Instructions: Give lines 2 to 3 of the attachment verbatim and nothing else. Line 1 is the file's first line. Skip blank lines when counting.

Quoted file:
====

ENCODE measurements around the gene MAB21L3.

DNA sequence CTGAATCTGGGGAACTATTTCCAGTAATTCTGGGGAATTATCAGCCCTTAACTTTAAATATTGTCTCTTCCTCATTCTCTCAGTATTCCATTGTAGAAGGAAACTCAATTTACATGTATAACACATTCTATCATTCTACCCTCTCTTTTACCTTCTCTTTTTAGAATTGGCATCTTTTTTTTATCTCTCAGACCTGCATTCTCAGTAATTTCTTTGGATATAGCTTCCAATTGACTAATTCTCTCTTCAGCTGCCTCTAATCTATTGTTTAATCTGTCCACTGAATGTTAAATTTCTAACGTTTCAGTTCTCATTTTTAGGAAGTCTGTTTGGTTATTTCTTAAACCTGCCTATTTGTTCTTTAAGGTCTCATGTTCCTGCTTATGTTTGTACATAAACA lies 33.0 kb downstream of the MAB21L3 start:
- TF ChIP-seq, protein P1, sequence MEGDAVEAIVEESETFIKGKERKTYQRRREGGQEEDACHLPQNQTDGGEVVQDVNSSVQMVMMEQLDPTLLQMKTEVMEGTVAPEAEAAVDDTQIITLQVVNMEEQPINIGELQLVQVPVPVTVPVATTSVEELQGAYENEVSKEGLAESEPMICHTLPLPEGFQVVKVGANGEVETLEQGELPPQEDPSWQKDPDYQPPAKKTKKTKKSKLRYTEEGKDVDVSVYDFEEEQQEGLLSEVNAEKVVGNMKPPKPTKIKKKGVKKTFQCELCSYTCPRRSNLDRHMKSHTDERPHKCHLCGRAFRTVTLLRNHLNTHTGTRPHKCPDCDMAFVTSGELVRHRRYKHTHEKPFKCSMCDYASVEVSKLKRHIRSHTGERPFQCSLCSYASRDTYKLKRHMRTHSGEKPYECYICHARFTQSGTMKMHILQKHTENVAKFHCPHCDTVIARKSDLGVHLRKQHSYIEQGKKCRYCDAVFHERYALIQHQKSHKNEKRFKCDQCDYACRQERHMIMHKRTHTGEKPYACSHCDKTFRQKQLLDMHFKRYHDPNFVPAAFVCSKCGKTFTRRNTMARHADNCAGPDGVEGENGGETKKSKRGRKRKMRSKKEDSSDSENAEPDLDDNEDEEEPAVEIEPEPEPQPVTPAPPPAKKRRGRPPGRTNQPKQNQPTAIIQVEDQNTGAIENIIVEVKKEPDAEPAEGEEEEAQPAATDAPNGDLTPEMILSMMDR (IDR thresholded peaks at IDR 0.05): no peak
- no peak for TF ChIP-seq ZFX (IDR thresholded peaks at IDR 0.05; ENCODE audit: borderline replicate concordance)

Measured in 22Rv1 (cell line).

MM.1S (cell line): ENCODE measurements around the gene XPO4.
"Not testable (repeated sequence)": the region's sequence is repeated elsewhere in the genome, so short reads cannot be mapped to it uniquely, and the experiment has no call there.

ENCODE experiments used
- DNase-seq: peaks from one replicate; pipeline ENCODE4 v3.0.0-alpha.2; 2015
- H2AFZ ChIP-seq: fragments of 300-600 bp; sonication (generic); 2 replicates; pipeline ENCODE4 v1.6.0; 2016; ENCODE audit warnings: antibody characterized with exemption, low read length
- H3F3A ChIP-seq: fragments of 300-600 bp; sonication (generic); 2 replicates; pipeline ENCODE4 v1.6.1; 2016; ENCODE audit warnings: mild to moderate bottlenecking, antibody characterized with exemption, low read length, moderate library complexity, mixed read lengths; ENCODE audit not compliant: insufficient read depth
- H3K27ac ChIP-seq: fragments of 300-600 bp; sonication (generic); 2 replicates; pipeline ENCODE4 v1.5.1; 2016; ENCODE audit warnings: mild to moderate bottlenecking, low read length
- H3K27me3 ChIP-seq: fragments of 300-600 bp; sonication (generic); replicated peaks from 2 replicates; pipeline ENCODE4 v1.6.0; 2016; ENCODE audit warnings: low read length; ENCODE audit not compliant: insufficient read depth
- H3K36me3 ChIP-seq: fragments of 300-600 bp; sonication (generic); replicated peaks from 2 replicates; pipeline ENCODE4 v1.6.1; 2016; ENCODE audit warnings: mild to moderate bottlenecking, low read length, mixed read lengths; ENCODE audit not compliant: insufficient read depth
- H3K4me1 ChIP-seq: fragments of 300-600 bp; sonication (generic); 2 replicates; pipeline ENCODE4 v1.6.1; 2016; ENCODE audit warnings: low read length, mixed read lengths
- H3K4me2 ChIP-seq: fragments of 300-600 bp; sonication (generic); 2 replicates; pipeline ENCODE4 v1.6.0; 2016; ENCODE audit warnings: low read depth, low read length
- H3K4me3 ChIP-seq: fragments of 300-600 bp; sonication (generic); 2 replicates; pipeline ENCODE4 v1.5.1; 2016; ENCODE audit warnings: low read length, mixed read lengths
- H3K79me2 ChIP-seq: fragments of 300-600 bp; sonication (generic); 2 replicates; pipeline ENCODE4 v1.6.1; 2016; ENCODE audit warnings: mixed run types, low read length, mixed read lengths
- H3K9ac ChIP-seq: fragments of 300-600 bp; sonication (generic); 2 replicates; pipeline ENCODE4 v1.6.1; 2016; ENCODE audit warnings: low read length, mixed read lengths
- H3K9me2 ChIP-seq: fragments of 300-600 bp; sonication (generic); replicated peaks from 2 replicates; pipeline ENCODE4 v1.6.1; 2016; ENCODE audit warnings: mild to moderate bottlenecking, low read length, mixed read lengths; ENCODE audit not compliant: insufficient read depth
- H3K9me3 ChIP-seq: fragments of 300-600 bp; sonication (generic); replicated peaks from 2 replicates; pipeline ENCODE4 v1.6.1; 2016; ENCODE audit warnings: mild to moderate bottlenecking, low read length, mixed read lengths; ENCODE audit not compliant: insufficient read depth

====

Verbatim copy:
DNA sequence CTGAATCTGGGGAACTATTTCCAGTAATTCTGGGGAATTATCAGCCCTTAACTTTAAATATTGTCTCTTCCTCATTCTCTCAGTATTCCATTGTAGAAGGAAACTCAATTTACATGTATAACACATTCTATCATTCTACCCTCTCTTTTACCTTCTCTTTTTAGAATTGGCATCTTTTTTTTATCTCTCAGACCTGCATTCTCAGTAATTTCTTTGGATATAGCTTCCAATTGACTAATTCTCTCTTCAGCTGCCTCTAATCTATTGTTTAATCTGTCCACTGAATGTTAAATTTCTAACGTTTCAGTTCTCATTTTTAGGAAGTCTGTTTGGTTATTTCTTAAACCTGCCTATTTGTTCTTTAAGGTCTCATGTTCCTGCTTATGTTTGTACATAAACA lies 33.0 kb downstream of the MAB21L3 start:
- TF ChIP-seq, protein P1, sequence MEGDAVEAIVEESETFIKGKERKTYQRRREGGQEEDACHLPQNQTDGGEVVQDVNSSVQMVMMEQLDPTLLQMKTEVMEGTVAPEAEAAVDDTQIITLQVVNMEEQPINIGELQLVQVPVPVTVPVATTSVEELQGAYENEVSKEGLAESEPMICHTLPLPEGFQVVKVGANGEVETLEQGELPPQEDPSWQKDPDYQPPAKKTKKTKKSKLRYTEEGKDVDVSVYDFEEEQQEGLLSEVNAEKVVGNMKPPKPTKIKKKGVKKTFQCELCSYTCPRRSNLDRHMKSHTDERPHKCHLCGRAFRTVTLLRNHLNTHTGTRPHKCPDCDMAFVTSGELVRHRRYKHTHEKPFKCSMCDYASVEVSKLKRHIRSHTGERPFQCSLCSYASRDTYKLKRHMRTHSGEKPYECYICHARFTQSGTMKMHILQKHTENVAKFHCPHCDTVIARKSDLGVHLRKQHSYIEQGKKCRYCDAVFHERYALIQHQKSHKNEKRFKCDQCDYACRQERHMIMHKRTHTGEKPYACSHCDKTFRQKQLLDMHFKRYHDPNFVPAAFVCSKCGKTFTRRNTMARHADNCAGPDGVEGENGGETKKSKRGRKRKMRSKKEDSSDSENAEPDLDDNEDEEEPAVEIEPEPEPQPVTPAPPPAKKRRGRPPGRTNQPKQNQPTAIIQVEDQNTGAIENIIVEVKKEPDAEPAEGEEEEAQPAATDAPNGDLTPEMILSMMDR (IDR thresholded peaks at IDR 0.05): no peak